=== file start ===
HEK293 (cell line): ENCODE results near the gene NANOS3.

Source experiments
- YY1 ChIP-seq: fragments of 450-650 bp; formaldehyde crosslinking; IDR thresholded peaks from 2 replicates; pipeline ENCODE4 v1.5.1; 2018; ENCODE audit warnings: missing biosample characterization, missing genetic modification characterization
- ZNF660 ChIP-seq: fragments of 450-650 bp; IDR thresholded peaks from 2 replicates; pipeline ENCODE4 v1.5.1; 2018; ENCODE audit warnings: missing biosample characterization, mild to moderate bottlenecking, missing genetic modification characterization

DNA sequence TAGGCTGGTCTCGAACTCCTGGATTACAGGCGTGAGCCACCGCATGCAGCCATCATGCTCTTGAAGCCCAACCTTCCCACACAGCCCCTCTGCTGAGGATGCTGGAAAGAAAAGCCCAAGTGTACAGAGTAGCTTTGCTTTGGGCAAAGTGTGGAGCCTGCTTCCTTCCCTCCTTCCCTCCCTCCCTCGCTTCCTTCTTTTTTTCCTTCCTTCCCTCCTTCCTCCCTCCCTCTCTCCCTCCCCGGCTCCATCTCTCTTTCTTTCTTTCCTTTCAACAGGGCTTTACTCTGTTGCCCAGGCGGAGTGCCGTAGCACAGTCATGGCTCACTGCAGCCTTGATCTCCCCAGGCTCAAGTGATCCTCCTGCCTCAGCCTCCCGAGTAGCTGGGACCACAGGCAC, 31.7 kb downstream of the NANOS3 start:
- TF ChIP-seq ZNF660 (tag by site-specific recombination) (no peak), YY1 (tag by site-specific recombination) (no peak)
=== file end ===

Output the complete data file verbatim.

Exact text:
HEK293 (cell line): ENCODE results near the gene NANOS3.

Source experiments
- YY1 ChIP-seq: fragments of 450-650 bp; formaldehyde crosslinking; IDR thresholded peaks from 2 replicates; pipeline ENCODE4 v1.5.1; 2018; ENCODE audit warnings: missing biosample characterization, missing genetic modification characterization
- ZNF660 ChIP-seq: fragments of 450-650 bp; IDR thresholded peaks from 2 replicates; pipeline ENCODE4 v1.5.1; 2018; ENCODE audit warnings: missing biosample characterization, mild to moderate bottlenecking, missing genetic modification characterization

DNA sequence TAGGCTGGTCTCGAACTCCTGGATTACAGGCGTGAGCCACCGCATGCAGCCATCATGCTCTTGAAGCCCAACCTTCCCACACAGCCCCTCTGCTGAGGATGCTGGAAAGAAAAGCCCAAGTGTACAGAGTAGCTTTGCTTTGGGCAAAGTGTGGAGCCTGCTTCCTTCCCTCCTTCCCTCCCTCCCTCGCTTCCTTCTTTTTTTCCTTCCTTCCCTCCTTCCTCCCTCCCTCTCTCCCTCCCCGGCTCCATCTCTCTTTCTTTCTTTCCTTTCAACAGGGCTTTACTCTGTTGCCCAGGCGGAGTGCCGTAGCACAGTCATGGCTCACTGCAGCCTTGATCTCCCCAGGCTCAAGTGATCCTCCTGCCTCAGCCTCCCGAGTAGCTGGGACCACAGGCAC, 31.7 kb downstream of the NANOS3 start:
- TF ChIP-seq ZNF660 (tag by site-specific recombination) (no peak), YY1 (tag by site-specific recombination) (no peak)